Cox’s Bazar – This year’s monsoon season saw some of the heaviest rain and winds in two years. Gul Faraj and her family were left homeless when their shelter was destroyed in a fierce storm that blew in off the Bay of Bengal. The flimsy roof and walls were smashed, and the family was eventually forced to move in with neighbours.
Aid groups gave Gul tools and materials to fix her home, but with no carpentry skills – her shelter went unrepaired. “I’m a single widow and I don’t know anything about fixing or carpentry,” she explained from the Rohingya refugee camp, located just a mile from the Myanmar border.
Gul, 50, then learned from friends about IOM’s recently launched Feedback and Information Centre (FIC) at the camp’s Site Management office. So, she visited and told her story. Within six days, an IOM team arrived and carried out the necessary repairs.
Hundreds of thousands of Rohingya refugees have sought shelter in the Cox’s Bazar’s camps since August 2017 and while conditions on the ground have gradually improved – many have struggled to communicate their needs to the humanitarian community. This has often led to a top-down approach to humanitarian work that has negatively affected service delivery and left beneficiaries under-represented.
A newly designed and upgraded Complaint, Feedback and Response Mechanism at IOM-managed camps is addressing this problem by organizing both individual and group feedback meetings and opening kiosks where residents can make their views known.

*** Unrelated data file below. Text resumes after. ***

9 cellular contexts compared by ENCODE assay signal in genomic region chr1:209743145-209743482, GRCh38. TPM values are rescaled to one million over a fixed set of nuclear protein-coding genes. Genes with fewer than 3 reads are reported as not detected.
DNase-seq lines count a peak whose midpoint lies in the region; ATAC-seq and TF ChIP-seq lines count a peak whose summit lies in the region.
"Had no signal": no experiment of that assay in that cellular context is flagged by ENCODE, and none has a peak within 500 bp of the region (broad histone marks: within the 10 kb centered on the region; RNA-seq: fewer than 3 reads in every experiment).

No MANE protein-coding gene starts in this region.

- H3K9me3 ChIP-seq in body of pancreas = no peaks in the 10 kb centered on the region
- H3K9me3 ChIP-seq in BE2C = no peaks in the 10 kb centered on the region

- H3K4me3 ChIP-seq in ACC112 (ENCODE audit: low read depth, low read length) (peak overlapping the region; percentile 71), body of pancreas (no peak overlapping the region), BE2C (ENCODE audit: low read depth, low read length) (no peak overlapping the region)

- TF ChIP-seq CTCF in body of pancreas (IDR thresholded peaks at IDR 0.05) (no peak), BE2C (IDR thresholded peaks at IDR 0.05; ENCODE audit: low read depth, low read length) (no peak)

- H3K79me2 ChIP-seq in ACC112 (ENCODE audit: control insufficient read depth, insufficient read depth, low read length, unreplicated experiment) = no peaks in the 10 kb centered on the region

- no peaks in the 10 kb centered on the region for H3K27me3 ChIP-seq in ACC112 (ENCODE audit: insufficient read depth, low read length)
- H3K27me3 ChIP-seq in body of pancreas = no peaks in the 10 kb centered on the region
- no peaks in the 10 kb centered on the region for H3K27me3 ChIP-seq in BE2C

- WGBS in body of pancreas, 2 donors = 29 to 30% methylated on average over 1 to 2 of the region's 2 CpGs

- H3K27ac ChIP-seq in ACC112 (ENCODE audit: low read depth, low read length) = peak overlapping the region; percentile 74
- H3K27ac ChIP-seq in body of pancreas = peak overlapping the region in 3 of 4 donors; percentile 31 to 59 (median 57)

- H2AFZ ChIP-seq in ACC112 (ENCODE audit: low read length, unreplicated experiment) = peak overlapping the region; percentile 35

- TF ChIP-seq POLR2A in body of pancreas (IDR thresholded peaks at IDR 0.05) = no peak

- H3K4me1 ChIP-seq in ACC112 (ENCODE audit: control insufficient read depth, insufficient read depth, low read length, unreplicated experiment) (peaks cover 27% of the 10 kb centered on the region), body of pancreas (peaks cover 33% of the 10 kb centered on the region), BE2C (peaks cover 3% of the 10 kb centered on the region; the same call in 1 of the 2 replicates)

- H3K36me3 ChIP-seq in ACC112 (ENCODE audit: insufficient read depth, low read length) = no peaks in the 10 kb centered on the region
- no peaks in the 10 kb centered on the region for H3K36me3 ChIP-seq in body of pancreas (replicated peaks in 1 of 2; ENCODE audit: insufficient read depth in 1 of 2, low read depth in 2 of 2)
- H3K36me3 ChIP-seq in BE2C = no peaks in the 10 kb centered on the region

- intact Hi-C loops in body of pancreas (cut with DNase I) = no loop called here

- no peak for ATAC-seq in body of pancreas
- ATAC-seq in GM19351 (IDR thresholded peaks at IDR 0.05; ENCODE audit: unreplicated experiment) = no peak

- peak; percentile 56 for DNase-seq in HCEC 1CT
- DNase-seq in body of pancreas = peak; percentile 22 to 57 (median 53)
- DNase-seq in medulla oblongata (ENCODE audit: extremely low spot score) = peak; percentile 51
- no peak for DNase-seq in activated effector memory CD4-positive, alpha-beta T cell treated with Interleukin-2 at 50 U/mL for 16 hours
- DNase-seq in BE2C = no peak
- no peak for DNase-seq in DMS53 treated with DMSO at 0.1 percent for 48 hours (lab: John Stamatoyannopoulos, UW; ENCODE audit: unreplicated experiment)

Cases are entered into a digital system and referred to the agency responsible for responding to a particular issue. The primary channels for receiving complaints and feedback are community meetings at the block and sub-block levels, and with door-to-door visits by IOM staff.
Beneficiaries receive a response regardless of the category and whether or not it can be resolved. If the complaint time is slow, beneficiaries are given a response that includes the reason for the wait. When the matter is resolved, IOM contacts the beneficiary. If it takes longer than eight days, IOM staff gets in touch with the respective agency to request follow-up.
A total of 63,892 complaints were received between June 2018 and May 2019. Of these, 44,724 were resolved in this period. IOM Field Assistant Sayadul Amin Himo, who dealt directly with input from the refugees, said that the complaints he handled numbered 10-15 per day on average and most related to infrastructure and damage.
In addition to providing an outlet for complaints and feedback, the FIC democratizes the relief process and allows refugees to express their views, according to Technical Coordinator Daniel Coyle. “Refugees don’t choose the agencies assisting them, so the FIC process holds us to a higher standard and obliges us to respond. IOM sees this as required practice to ensure our programming is accountable to the needs of Rohingya community and ensures that they have a way to address their needs,” he said.
Other IOM programmes are considering using similar feedback centres to strengthen their programmes. For example, protection specialists looking to expand outreach to male victims of sexual violence say that they may use feedback systems to encourage victims to come forward. Representation in the camps is also set to change in the coming months and stronger communication systems will be needed.
Despite the early successes of the system, challenges remain. Many refugees still need to be made of aware of the FIC, which can be challenging because low rates of literacy. The Rohingya language has no writing system and most refugees are not educated in Burmese. Gender issues also present a challenge, because women are often discouraged from activities outside the home. Coyle says that better outreach will hopefully address these issues in the coming months.
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For more information please contact George McLeod at IOM Cox’s Bazar, Tel: +880 18 7071 8078, Email: email@example.com